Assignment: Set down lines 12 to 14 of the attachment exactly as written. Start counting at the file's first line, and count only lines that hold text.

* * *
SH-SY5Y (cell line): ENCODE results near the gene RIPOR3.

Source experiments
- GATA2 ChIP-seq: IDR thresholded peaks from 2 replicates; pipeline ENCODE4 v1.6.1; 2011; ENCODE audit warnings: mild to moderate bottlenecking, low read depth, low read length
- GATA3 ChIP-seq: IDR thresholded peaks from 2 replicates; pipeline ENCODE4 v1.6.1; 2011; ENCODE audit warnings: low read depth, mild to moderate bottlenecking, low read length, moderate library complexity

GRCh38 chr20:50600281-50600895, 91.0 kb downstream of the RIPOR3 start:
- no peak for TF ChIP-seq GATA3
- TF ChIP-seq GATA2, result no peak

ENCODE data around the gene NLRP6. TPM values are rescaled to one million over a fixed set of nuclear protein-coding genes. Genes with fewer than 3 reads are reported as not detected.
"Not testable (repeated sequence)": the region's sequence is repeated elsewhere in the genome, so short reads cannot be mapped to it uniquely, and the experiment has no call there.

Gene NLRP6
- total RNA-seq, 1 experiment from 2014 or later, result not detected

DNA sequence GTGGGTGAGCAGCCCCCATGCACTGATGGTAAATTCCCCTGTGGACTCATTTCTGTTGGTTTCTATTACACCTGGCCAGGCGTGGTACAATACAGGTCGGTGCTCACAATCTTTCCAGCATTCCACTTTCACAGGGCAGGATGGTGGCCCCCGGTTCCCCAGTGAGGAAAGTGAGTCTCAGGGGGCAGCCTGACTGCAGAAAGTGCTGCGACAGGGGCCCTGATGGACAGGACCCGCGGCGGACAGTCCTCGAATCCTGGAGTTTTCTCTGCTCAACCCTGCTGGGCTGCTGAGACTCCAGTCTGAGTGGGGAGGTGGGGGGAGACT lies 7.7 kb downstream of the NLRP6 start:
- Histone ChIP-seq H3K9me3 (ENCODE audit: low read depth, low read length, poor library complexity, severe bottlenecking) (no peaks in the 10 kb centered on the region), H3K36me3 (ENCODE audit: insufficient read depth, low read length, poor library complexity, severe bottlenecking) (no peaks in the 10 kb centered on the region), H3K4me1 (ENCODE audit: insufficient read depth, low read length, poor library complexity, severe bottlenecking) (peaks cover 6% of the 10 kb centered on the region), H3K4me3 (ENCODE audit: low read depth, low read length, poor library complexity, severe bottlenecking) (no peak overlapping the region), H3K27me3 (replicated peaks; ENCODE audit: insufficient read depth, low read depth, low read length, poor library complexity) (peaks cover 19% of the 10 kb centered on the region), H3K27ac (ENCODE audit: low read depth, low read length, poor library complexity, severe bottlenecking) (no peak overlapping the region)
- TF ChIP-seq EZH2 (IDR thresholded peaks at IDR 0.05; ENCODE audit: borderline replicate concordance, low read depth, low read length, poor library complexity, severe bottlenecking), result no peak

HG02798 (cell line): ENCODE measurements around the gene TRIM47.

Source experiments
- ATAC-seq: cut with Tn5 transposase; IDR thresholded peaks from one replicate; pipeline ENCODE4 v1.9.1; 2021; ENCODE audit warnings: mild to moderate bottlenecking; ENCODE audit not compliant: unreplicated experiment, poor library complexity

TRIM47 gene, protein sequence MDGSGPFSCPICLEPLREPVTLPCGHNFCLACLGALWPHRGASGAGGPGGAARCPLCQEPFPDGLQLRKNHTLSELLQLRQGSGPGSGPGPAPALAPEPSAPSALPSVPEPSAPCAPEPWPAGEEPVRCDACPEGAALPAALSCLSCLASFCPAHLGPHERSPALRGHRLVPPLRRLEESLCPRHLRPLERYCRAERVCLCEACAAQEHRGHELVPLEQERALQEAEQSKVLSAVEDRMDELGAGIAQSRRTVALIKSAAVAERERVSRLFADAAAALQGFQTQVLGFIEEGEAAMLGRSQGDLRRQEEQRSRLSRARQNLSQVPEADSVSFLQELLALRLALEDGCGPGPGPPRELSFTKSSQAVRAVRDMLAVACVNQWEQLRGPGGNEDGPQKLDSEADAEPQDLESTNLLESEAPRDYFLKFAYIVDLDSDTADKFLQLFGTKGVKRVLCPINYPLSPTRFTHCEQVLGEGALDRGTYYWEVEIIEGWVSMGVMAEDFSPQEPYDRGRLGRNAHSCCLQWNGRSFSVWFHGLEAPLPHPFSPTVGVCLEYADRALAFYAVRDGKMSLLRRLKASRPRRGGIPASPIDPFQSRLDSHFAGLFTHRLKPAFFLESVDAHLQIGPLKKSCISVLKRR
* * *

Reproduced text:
DNA sequence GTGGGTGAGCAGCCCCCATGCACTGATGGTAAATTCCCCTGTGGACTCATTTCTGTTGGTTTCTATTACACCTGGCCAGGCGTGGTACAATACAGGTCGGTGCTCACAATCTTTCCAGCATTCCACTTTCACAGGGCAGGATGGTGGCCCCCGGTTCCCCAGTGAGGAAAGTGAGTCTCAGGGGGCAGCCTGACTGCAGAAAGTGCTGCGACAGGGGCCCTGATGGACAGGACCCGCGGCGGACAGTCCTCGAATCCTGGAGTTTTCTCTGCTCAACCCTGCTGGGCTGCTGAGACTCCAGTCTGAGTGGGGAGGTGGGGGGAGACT lies 7.7 kb downstream of the NLRP6 start:
- Histone ChIP-seq H3K9me3 (ENCODE audit: low read depth, low read length, poor library complexity, severe bottlenecking) (no peaks in the 10 kb centered on the region), H3K36me3 (ENCODE audit: insufficient read depth, low read length, poor library complexity, severe bottlenecking) (no peaks in the 10 kb centered on the region), H3K4me1 (ENCODE audit: insufficient read depth, low read length, poor library complexity, severe bottlenecking) (peaks cover 6% of the 10 kb centered on the region), H3K4me3 (ENCODE audit: low read depth, low read length, poor library complexity, severe bottlenecking) (no peak overlapping the region), H3K27me3 (replicated peaks; ENCODE audit: insufficient read depth, low read depth, low read length, poor library complexity) (peaks cover 19% of the 10 kb centered on the region), H3K27ac (ENCODE audit: low read depth, low read length, poor library complexity, severe bottlenecking) (no peak overlapping the region)
- TF ChIP-seq EZH2 (IDR thresholded peaks at IDR 0.05; ENCODE audit: borderline replicate concordance, low read depth, low read length, poor library complexity, severe bottlenecking), result no peak